Communicating with Libraries
and Library Systems
In an effort to hear first hand what is going on in libraries around the state, each committee newsletter will
include a column written by a guest who is affiliated with a different library, system or organization. This
column was submitted by Linda Fox, Director of the Capital Region School Library System.
"Sufficient and up-to-date books, supplies, libraries and technologies"
This phrase taken directly from the decision of Justice Leland De Grasse in the decision in CFE vs. New
York State, speaks directly to vast inequities in the availability of resources to students across the state. In some
of our schools, the library is a fully staffed and fully functioning media center. Librarians are integrating information
literacy skills into the content curriculum and collaborating on a high level with teachers and other professionals. In
too many other schools, there is no library media specialist, the library is a classroom with some old books (maybe)
and no program exists.
In spite of all of the research that documents the high correlation between high functioning library programs and
student achievement, the state of New York has not yet figured out how to make quality resources and certified
media specialists available in all schools. It remains an issue of money, will and enlightenment.
In order to begin the process of equalizing student access to information AND to promote the idea of resource
sharing among schools, the legislature initiated the School Library Systems program across the state in 1982.
The role of these systems is to facilitate resource sharing and to provide information to students, teachers and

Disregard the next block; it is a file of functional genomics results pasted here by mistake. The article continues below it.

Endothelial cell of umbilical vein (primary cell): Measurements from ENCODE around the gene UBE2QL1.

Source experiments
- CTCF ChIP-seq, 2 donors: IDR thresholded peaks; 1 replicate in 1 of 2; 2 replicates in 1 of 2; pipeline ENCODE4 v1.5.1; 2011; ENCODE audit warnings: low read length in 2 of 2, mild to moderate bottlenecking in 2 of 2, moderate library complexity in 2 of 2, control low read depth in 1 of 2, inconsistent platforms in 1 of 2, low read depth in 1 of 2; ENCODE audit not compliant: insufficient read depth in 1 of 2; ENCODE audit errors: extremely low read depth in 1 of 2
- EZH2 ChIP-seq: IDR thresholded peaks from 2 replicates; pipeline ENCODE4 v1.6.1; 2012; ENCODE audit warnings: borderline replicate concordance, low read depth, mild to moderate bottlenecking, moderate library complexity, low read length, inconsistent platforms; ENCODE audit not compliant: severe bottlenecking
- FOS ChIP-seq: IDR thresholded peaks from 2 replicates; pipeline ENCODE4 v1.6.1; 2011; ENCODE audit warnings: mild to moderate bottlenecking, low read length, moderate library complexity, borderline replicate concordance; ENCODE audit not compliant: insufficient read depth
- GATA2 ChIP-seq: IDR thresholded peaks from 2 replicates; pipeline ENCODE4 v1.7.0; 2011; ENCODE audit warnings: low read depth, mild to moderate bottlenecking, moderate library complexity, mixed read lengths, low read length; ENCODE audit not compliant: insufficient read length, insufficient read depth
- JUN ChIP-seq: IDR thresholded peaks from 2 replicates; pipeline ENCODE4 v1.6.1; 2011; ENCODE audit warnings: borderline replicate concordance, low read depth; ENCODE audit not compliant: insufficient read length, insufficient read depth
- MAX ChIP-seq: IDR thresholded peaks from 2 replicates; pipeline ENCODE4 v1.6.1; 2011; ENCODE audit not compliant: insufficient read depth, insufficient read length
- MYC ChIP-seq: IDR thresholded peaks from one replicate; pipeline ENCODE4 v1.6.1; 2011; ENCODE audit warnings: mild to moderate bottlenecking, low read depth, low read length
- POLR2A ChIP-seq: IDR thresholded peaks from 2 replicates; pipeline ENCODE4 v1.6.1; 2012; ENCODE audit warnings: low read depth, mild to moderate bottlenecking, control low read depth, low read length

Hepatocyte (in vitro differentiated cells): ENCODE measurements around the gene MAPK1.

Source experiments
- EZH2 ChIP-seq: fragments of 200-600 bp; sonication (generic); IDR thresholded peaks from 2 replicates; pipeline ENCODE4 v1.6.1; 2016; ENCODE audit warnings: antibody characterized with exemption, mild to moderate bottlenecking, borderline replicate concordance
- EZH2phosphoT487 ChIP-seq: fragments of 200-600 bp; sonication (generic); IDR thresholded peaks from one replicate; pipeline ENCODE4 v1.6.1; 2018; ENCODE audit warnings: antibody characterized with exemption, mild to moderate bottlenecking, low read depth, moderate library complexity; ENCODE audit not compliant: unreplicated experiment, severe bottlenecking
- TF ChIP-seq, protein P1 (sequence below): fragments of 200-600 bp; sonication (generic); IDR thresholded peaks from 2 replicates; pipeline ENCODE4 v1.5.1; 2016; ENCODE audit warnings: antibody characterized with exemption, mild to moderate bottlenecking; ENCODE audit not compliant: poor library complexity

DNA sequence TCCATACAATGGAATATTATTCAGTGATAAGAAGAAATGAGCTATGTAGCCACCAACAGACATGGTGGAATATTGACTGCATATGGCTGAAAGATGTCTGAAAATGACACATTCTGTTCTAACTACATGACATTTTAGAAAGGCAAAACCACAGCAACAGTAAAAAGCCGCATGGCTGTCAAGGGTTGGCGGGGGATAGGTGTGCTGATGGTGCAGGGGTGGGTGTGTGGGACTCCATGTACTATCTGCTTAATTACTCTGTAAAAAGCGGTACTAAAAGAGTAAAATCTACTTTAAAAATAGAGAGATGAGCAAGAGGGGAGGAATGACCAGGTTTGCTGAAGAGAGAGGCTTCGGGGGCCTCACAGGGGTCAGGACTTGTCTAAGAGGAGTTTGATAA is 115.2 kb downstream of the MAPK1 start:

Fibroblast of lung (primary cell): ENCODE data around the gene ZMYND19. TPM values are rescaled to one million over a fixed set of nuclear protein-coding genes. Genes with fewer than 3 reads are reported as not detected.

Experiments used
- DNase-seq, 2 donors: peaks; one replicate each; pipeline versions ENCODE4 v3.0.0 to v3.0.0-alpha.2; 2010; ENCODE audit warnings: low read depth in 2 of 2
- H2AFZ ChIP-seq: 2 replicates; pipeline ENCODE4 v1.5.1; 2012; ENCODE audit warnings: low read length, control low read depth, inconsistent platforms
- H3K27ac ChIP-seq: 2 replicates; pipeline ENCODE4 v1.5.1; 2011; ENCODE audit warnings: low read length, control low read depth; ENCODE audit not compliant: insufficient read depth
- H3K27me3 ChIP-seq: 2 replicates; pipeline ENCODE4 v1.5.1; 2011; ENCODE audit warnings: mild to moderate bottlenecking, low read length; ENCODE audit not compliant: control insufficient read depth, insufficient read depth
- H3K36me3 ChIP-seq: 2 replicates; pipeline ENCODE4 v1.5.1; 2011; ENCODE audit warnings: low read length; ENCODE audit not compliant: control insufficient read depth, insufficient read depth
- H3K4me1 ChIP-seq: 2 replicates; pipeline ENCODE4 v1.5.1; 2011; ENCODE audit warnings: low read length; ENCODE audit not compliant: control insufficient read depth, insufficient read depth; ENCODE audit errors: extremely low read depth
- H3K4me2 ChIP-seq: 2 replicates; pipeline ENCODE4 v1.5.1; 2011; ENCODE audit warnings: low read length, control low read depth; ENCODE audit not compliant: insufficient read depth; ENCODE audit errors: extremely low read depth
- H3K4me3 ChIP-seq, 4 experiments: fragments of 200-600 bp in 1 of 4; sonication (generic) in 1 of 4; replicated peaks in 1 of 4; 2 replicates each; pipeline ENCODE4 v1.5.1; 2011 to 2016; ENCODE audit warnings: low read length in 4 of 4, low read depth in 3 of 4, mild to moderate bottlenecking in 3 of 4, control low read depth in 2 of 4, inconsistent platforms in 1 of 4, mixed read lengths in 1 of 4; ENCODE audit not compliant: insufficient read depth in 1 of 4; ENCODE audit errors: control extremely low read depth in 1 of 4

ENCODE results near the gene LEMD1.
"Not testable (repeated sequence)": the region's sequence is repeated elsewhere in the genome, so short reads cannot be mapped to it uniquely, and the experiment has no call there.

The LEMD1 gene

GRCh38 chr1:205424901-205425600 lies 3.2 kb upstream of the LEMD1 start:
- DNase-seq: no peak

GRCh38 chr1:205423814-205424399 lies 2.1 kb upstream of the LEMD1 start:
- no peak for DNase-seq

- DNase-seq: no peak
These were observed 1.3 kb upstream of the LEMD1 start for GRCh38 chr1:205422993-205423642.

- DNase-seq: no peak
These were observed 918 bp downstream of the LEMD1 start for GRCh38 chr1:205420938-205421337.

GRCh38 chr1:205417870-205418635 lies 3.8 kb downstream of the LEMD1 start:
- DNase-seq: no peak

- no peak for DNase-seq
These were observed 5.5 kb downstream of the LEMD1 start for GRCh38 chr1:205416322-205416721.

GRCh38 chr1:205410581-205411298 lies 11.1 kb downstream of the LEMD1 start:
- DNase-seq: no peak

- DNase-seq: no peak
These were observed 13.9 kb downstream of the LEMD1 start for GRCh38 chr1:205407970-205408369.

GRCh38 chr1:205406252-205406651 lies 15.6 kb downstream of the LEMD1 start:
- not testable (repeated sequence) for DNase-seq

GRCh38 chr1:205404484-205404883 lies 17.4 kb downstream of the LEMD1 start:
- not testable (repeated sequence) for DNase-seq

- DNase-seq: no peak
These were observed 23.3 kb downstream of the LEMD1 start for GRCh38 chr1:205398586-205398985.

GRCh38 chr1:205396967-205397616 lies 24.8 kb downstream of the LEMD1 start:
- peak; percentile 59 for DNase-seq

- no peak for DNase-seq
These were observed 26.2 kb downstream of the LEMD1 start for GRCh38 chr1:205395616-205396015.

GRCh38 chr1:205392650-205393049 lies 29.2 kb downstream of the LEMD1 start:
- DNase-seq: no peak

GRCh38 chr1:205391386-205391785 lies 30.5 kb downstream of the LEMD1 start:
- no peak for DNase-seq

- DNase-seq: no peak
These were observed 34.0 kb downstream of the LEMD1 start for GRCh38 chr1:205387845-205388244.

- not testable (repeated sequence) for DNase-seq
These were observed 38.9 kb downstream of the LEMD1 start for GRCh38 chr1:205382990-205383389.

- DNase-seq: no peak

administrators at their point of need. The School Library Systems save schools millions of dollars by eliminating
the need for duplication of resources and services - yet at the same time - providing students access to the
information they need. The School Library Systems collaborate with other types of libraries, public, academic and
special, across the state and around the country to obtain resources for teachers, administrators and students.
With the increased availability of technology and online information, School Library Systems play an ever-increasing
role in staff development, helping teachers and librarians sort out and identify valuable online as well as print
resources. School Library System directors bring workshops and conferences to school communities at great
cost savings across the state. In addition to the staff development, school library systems work with schools to
provide access to online databases and other high quality technology resources at the best possible prices. It is
the role of the School Library System director to get all schools involved in the use of the NOVEL database, including
registration and basic and advanced training.
It may be a very long time before all schools in New York State have access to fully staffed and fully functioning
libraries, as Justice DeGrasse envisions. Until that time the School Library System program is critical to providing
resources to all of our students regardless of their wealth or location. On the day when all schools have all of the
books and resources they need for all of their students, School Library Systems will continue to play an important
role in the professional development of school librarians as they fulfill their increasingly complex but vital role as the
information specialists in their schools.
Unfortunately, in spite of the vast and valuable services and savings that School Library Systems bring to schools,
the funding of these systems has not been increased since 1992. Many of these systems across the state are in
danger of collapse themselves. As they keep their own offices going with duct tape and paper clips, the directors'
ability to fully serve their schools dwindles each year. School Library Systems in New York State are a large part of
the solution to the issues of equity. In fact, School Library Systems have been addressing the issues of equitable
access to information before it became so glaringly highlighted in the CFE decision. The failure to fully and
adequately fund these systems flies in the face of goals such as equity, equal access, and any commitment to
literacy that we claim to support.